Die Antwoord House of Blues, Dallas Saturday, May 31, 2014
No music reflects our ever-fragmenting, post-internet cultural condition quite like hip hop. The last ten years have seen the genre in constant flux, splintering and contorting into some of the most bizarre and fascinating shapes music has ever taken. Case in point, South African rave-rappers Die Antwoord. The trio, consisting of MCs Ninja and Yolandi Visser and producer DJ Hi-Tek, is one of the most alien by-products the internet ever spat out, high/low art as absurd pop entertainment. And as the group rolled into Dallas for an appearance at the House of Blues, those paradoxical characteristics, which raise more questions than answers, hovered overhead.
Understandably, early critical interest in Die Antwoord centered on the question of authenticity. Are they for real? Serious or satire, insulting or ingenious? The group first garnered international attention for their early youtube videos, which served to highlight the band's surreal and oft-exaggerated zef style, an image directly inspired by the South African zef counterculture movement. Roughly five years later and time has shown them to be, above all else, entertaining, certainly more tongue-in-cheek parody than sincere rap crew.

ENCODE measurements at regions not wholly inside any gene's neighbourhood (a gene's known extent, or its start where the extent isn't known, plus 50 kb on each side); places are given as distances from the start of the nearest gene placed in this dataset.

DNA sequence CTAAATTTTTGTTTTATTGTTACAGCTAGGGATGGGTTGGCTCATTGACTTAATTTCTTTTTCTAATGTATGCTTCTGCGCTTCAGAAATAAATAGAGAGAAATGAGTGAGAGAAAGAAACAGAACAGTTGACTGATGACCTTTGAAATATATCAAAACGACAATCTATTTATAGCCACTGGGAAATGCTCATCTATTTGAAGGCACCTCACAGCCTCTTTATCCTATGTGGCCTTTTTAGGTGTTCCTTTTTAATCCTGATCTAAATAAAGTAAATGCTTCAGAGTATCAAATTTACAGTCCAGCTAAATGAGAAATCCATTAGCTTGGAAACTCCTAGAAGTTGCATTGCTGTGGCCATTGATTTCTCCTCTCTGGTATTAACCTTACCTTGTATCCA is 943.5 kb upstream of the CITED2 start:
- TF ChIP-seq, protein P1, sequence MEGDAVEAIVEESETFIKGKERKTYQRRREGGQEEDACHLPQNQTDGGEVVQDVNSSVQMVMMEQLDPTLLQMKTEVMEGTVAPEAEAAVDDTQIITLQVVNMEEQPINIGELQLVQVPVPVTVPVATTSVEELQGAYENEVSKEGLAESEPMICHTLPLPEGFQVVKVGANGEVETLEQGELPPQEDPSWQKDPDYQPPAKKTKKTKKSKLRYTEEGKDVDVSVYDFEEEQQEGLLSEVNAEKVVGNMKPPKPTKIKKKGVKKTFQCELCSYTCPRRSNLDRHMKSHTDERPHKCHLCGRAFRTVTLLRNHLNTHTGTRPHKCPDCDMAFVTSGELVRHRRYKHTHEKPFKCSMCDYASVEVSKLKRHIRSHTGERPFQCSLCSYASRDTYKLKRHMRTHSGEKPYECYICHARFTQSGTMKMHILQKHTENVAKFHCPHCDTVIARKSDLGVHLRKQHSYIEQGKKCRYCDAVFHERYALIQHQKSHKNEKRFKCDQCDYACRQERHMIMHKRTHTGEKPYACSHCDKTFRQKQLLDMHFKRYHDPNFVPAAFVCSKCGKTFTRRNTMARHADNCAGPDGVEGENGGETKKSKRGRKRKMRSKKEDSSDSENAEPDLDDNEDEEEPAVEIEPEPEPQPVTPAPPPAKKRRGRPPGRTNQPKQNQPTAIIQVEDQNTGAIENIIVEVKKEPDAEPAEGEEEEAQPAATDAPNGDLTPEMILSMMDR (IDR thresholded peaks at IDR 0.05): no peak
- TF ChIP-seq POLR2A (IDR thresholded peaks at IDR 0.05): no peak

But as the lights dimmed, the curtains remained closed and guttural Gregorian-like chants bellowed from the House of Blues sound system. Eerie and echoic, the cultish moans sustained for what felt like an eternity before elevating into a cacophony of half-screams. Finally (finally!), the curtains began their slow recede, gifting glimpses of a large three-tiered podium etched with orange black-light paint. It was at this time that fog machine clouds slithered from the parting drapery, somehow both negating and strengthening the sauna-like humidity emanating from the restless crowd.
DJ Hi-Tek was the first on stage. He mounted the highest tier of the pyramid-like stage-set before launching into a pre-party banger that loops the mantra, "DJ Hi-Tek will fuck you in the ass." It's an elbow-nudge at the trio's comedic underpinning, delivered like a full-swing gut-punch. Then, Yolandi, followed by Ninja, strolled out from backstage, draped in neon orange-red, hooded sweat suits.
Like her vocal delivery, which is even more fey and shrill live than on record, Yolandi came across chipmunk-like, all stunted steps and jumpy motions. Ninja, on the other hand, was even more the giant he appears on video. He didn't walk, he lumbered. In fact, when not rapping, he prowled the stage, pacing back and forth, face pinched into a stern, overtly theatrical scowl. He's a scarecrow with a giraffe-like lank to his appendages, complete with tattoos and a rat-tail mullet.
The early part of the set was marked by acrobatic stage dives, infectious hype-mongering and costume changes, with Die Antwoord playing through some of their lesser known material. A lengthy but humorous interruption split the show when a rowdy fan was singled out by both security and Ninja, who all but berated the stubbornly aggressive man with shouts of "chill the fuck out," before offering him an olive branch. The man apparently refused, because Ninja asked security to bounce him, with instructions to let him back in if he apologized. Ninja--the gentle giant. Oddly, this was only one of many instances that suggested the crowd Saturday was more tightly wound, or perhaps just more inebriated, than your typical HOB audience.